When Enough is Enough: The Tough Decision to Euthanize a Pet

by VetDepot on January 7, 2013

No decision is harder for pet owners than determining that a beloved pet’s quality of life has declined to the point where euthanasia is the last humane option available.

It is nearly impossible to remain objective during such difficult times, but the pets in our lives are relying on us to do just that. Thankfully, evaluating quality of life does not have to be as vague an endeavor as it might sound. A simple, five point process removes some of the uncertainty.

  1. Eating – Dogs (but less so cats) do not necessarily suffer when they stop eating for a short period of time. However, when their poor appetite continues for more than four or five days or is associated with significant weight loss, the body is no longer getting the nutrition it needs to maintain itself.
  2. Drinking – Inadequate water intake quickly leads to dehydration, electrolyte disturbances, and suffering. Pets that stop or significantly reduce their water intake need a veterinary evaluation as soon as possible.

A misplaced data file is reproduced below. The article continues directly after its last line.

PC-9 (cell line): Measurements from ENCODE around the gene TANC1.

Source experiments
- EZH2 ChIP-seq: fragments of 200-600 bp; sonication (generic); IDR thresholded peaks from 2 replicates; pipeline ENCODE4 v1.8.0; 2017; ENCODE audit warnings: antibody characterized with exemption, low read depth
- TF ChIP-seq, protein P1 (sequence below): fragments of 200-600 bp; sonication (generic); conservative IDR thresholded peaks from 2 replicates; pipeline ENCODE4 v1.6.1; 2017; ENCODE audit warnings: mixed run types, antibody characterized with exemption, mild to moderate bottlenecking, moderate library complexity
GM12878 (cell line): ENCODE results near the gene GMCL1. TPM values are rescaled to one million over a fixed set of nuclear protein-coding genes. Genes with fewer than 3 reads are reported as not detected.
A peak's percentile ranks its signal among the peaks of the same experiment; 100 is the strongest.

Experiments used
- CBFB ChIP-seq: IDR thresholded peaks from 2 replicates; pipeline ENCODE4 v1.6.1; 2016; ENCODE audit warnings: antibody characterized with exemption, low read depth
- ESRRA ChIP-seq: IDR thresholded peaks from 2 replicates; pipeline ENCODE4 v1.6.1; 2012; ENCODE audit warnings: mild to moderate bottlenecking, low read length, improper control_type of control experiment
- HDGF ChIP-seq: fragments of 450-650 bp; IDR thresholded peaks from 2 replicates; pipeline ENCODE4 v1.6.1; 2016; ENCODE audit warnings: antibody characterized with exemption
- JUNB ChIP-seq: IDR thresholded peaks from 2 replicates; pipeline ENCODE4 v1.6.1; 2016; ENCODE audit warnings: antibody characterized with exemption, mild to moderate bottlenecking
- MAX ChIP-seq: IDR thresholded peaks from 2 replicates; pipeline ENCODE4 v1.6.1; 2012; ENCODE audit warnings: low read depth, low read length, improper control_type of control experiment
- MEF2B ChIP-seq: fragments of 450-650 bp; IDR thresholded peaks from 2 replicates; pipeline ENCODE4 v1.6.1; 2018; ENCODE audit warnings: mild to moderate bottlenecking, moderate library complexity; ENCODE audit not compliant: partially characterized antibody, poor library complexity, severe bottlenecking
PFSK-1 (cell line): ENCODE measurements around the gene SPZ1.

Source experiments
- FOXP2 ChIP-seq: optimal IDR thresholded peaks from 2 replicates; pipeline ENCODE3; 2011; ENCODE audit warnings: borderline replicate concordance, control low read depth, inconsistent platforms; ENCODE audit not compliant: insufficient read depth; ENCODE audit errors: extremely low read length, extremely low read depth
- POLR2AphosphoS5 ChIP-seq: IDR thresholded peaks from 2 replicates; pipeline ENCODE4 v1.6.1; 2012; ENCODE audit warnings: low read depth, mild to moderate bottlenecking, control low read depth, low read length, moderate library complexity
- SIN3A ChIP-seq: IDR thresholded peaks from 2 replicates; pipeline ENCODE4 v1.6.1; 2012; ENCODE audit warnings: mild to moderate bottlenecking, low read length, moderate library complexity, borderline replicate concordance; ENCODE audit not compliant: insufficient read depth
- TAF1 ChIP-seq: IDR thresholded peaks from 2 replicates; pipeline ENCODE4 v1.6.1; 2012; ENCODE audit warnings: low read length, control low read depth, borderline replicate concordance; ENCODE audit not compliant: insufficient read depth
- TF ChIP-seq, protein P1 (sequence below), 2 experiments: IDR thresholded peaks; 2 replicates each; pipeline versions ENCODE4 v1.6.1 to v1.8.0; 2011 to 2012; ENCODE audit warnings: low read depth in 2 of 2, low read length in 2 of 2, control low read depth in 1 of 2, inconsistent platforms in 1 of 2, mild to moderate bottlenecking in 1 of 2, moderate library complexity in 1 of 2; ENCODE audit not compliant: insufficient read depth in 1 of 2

3. Urination – Low urine output can be a sign of dehydration, advanced kidney failure, or even a blockage of the urinary tract.
  4. Defecation – Reduced production of feces is often associated with inadequate food intake or constipation.
  5. Enjoyment – This last category is certainly the hardest to evaluate. Owners should look back to times when their pet was in good health and make a list of a few things that the animal did on a regular basis and/or truly enjoyed. Examples might include greeting people at the front door, going for a walk around the block, or basking in a sunny chair. When the pet no longer displays most of these behaviors, it is safe to assume that he or she is no longer taking much joy in life.

Remember that quality of life is a roller coaster. A series of bad days may bring you to the brink of euthanasia, only to be followed by a really good day that makes you question your ability to know when to proceed. Waiting until a pet’s suffering is intense or nearly continuous certainly makes the decision to euthanize an obvious one, but the goal of euthanasia should be to prevent rather than relieve suffering. When a pet’s quality of life is poor and there is no reasonable expectation for meaningful improvement, euthanasia (or hospice care) is warranted.

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